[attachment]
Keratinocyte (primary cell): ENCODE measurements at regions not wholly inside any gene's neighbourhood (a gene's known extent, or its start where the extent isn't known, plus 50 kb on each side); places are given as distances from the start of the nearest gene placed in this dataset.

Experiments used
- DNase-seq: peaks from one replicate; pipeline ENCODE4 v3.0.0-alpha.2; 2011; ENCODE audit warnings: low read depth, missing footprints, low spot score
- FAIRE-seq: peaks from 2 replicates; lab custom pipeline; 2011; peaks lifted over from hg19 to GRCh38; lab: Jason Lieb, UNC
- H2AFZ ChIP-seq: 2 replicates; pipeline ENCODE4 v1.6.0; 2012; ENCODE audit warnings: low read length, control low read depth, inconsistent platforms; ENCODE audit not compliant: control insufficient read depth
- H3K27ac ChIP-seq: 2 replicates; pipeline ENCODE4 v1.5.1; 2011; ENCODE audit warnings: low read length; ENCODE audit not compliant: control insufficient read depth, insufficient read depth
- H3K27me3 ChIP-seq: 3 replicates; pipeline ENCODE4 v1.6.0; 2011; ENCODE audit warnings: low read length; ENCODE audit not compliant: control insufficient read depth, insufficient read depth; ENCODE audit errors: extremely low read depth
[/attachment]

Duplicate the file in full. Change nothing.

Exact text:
Keratinocyte (primary cell): ENCODE measurements at regions not wholly inside any gene's neighbourhood (a gene's known extent, or its start where the extent isn't known, plus 50 kb on each side); places are given as distances from the start of the nearest gene placed in this dataset.

Experiments used
- DNase-seq: peaks from one replicate; pipeline ENCODE4 v3.0.0-alpha.2; 2011; ENCODE audit warnings: low read depth, missing footprints, low spot score
- FAIRE-seq: peaks from 2 replicates; lab custom pipeline; 2011; peaks lifted over from hg19 to GRCh38; lab: Jason Lieb, UNC
- H2AFZ ChIP-seq: 2 replicates; pipeline ENCODE4 v1.6.0; 2012; ENCODE audit warnings: low read length, control low read depth, inconsistent platforms; ENCODE audit not compliant: control insufficient read depth
- H3K27ac ChIP-seq: 2 replicates; pipeline ENCODE4 v1.5.1; 2011; ENCODE audit warnings: low read length; ENCODE audit not compliant: control insufficient read depth, insufficient read depth
- H3K27me3 ChIP-seq: 3 replicates; pipeline ENCODE4 v1.6.0; 2011; ENCODE audit warnings: low read length; ENCODE audit not compliant: control insufficient read depth, insufficient read depth; ENCODE audit errors: extremely low read depth